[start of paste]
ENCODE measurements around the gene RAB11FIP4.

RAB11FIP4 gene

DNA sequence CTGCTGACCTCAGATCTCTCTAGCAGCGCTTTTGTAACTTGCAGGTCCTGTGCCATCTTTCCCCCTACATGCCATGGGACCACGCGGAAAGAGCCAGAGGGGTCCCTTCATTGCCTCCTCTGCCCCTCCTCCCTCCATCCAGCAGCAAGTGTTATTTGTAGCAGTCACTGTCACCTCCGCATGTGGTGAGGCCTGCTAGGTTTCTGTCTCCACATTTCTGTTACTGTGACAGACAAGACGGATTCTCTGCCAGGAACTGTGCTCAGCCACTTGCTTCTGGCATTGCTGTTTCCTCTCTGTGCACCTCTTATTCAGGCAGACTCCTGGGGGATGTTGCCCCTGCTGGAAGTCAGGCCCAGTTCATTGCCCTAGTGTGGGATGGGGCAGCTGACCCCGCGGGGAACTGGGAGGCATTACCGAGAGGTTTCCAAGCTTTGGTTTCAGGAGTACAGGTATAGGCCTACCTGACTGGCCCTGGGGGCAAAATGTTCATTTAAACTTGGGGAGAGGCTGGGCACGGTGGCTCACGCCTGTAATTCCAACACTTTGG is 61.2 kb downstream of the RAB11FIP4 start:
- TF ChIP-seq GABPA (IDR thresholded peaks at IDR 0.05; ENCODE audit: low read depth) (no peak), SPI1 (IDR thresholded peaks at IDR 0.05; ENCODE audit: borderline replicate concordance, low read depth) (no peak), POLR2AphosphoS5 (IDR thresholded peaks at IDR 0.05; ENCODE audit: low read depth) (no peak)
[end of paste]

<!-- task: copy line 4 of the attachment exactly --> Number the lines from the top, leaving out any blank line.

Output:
- TF ChIP-seq GABPA (IDR thresholded peaks at IDR 0.05; ENCODE audit: low read depth) (no peak), SPI1 (IDR thresholded peaks at IDR 0.05; ENCODE audit: borderline replicate concordance, low read depth) (no peak), POLR2AphosphoS5 (IDR thresholded peaks at IDR 0.05; ENCODE audit: low read depth) (no peak)